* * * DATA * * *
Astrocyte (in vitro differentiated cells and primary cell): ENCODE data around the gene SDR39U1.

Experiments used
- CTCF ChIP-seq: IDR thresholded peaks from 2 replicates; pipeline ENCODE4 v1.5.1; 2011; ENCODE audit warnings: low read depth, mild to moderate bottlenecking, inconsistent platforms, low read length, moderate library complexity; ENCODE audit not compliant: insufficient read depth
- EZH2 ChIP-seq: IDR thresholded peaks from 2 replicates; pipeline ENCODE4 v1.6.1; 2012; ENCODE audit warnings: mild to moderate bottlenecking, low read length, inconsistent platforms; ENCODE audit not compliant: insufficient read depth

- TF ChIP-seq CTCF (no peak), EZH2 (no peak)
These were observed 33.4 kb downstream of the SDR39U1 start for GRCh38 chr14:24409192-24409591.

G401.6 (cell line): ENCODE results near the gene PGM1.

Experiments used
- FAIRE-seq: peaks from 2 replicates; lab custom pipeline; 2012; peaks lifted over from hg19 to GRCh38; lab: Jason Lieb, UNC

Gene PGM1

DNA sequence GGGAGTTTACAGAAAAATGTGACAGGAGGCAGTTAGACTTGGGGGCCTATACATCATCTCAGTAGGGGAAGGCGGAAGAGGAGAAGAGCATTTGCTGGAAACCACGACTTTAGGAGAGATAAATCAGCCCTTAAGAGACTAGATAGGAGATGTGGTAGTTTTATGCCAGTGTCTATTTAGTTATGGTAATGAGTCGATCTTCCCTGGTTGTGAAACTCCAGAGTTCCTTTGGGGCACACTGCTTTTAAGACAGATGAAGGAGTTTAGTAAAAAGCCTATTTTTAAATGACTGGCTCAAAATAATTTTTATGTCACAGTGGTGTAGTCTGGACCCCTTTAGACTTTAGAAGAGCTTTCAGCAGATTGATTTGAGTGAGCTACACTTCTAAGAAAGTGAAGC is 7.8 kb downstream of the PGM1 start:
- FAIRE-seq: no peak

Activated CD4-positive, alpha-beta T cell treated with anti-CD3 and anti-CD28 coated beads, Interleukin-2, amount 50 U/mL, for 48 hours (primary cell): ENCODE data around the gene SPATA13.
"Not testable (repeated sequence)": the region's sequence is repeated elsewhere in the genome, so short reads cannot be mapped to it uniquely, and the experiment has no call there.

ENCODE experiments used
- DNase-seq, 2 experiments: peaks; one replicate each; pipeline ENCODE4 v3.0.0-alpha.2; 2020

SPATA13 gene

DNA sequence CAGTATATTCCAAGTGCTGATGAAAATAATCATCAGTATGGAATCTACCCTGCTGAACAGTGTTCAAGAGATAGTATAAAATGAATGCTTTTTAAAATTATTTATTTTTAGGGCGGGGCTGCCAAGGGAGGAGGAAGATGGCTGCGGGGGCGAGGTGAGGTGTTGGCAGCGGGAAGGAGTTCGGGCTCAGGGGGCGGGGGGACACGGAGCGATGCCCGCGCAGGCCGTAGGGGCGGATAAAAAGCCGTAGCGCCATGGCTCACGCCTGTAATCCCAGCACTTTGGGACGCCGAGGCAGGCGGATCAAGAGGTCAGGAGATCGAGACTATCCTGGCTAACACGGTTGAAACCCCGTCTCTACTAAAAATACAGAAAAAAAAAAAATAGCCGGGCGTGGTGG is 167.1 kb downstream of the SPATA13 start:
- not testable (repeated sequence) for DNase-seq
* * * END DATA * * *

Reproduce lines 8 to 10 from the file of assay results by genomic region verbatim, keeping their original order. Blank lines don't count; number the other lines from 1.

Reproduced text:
Experiments used
- FAIRE-seq: peaks from 2 replicates; lab custom pipeline; 2012; peaks lifted over from hg19 to GRCh38; lab: Jason Lieb, UNC

Gene PGM1